Note: This blog is part of a series on a recent bicycle tour across Austria, along the Danube. To read from the beginning, click here.
Our group of 16 on the bike tour across Austria was made up of family and friends—Jacques, my two brothers, their wives, several couples who are friends who live in the Lakes Region, some friends of theirs, and the sister of the group organizer, and her husband.
We ranged in age from 50-ish to 60-ish, and we had varying levels of athleticism. Our fearless leader, Scott, organized the trip with the help of a company called Radurlaub. He’s built like a brick house, and he can waterski the way Mikhail Baryshnikov can dance a pas de deux. I think it’s fair to say he was one of the powerhouses among us.
Most of us rode traditional hybrid bikes; three of us had ebikes. We had panniers on the backs of the cycles, in which we carried our rain gear, extra layers, flip flops, snacks, picnic fare—including beer and red wine—and everything from books to bathing suits, just in case.
Many days, we travelled as a pack. You can imagine how interesting that made crossing city roads, making decisions, and navigating. Yet, there were no arguments, no flared tempers. Instead, there were people who naturally emerged as leaders—Scott and my brother Allan chief among them. Then there were those of us who followed the leaders.
Scott and Allan, and sometimes Jacques and my brother Jeff as well, used the maps Radurlaub had provided as well as their smart phones to navigate. Sometimes we got lost, but no one complained or rolled their eyes. The theory was if you weren’t taking responsibility for leadership, you got what you got.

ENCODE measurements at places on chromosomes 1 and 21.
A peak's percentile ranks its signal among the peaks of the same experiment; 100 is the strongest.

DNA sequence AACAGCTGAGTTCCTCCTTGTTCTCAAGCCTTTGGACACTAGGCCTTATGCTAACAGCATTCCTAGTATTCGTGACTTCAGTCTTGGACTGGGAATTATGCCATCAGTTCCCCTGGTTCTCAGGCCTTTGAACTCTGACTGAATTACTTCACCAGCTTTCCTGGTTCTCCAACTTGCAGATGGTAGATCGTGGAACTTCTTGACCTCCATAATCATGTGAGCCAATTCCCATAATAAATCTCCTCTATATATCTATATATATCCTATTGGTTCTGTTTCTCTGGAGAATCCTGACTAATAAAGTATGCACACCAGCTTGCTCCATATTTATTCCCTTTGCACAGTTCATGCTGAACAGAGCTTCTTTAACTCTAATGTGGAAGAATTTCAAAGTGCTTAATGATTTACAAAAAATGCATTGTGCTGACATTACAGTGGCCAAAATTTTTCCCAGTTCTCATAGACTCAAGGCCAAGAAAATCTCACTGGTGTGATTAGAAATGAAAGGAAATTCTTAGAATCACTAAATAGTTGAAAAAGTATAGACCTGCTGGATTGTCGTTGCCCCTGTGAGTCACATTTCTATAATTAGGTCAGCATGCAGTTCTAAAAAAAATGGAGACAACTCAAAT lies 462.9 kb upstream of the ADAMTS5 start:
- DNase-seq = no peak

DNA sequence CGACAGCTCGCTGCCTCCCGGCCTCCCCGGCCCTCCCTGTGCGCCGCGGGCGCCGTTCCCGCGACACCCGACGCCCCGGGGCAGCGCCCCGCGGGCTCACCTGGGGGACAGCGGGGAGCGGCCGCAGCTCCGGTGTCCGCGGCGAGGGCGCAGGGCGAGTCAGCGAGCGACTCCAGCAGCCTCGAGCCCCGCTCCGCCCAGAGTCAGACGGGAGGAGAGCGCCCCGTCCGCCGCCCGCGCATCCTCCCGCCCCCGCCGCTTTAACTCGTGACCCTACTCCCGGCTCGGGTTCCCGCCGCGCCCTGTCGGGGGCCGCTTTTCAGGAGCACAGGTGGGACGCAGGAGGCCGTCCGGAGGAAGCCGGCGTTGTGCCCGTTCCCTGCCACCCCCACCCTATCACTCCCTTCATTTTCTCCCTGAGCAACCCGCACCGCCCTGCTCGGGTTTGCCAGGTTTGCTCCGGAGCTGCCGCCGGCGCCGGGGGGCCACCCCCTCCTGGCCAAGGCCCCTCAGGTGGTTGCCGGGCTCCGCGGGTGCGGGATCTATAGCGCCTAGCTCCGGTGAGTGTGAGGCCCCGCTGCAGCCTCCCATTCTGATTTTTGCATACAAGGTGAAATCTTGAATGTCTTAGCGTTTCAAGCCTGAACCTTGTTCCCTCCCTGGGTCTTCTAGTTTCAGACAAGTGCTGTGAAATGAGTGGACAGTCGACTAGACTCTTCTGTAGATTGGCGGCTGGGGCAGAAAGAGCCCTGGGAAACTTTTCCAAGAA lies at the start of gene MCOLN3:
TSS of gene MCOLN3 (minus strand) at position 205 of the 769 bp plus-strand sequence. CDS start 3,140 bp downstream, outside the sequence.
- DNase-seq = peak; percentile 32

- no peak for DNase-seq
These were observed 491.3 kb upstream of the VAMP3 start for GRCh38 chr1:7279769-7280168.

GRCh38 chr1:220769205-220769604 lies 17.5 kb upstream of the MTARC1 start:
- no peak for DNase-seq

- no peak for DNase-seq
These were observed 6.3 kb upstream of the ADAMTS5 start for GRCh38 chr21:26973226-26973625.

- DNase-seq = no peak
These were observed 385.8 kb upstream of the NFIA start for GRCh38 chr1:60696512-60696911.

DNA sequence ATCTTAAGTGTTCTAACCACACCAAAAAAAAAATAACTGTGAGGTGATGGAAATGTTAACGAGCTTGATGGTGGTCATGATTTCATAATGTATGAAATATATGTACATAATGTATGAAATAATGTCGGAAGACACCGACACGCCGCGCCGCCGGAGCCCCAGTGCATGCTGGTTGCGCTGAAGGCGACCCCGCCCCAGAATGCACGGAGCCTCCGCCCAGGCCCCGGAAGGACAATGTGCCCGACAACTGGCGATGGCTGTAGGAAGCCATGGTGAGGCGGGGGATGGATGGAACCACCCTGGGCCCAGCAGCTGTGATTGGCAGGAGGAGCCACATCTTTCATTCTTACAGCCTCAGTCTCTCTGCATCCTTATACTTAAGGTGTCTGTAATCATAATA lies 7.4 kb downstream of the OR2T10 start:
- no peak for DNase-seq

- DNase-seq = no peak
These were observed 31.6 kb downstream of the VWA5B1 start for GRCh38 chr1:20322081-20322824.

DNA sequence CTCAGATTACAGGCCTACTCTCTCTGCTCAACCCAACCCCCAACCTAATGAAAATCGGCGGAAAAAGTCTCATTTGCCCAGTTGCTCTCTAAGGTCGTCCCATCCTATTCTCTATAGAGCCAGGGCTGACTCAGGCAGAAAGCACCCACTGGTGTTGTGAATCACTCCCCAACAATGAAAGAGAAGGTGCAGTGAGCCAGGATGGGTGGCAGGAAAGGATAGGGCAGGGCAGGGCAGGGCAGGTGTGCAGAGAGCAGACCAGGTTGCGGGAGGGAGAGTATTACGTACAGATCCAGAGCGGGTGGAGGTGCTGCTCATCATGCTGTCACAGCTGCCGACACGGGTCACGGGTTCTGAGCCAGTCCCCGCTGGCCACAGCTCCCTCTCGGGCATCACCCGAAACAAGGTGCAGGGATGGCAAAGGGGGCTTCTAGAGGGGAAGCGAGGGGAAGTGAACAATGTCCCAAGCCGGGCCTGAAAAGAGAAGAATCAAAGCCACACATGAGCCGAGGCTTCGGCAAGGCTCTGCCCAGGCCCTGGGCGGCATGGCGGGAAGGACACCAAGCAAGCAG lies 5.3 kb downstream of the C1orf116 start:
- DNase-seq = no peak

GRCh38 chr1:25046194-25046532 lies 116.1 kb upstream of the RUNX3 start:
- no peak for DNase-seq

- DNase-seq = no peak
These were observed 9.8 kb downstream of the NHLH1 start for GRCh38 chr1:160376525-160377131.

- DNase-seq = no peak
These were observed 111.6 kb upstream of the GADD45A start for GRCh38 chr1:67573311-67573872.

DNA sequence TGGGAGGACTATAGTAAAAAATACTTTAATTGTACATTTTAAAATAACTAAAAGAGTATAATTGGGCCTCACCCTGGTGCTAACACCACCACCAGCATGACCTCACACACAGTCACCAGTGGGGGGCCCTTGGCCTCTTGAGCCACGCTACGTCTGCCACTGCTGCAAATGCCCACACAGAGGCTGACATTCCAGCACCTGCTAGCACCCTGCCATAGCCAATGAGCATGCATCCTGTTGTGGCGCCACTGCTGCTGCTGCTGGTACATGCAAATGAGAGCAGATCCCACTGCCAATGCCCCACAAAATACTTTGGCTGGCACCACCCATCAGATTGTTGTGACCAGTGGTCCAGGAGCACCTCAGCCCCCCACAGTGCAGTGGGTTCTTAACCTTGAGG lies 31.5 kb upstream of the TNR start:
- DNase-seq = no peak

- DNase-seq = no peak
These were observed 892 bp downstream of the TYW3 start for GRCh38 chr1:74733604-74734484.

Riding in a group like this, you can imagine how many times you’d need to stop when someone needed the restroom, to remove a layer, or grab sunglasses out of the pannier. We never would have made it from point A to B if we all stopped each time there was a need. We tended instead to tough it out until there was a cluster of people who needed to take an action. Then we’d stop to rest, do what we needed to do, stretch, and keep going.
Some of the hairiest moments came with riding in the larger cities, such as Linz, Krems, and Vienna. My brother and his wife, Jennifer, were often in the lead, counting heads like parent ducks. Arriving in Emmersdorf was hairy, too, for a small group of us that took a wrong turn. (Stay tuned for those stories.)
For the most part, though, it was all good. There was so much trust, respect, and camaraderie. That fact led to my key learning on the trip: I had no interest in making this kind of journey with anyone outside our group. I came to this realization in Grein, Austria, as we visited a castle, Schloss Greinburg.
A group of cyclists who’d used the same touring company was at the castle at the same time. We had seen these riders multiple times on the trail; they were from New York and New Jersey. In that moment, they were making plans, and one woman in the group—their leader—was telling people what to do, rather than leading by consensus.
I found her loud and grating. Folks in her group who were not in agreement were equally loud in making themselves heard. I realized how unique our tight clan was, how no one had annoyed me.
At dinner that night in Emmersdorf, I raised my glass. “I would not want to do this with any other group of people.”
“Proust!” came the festive response.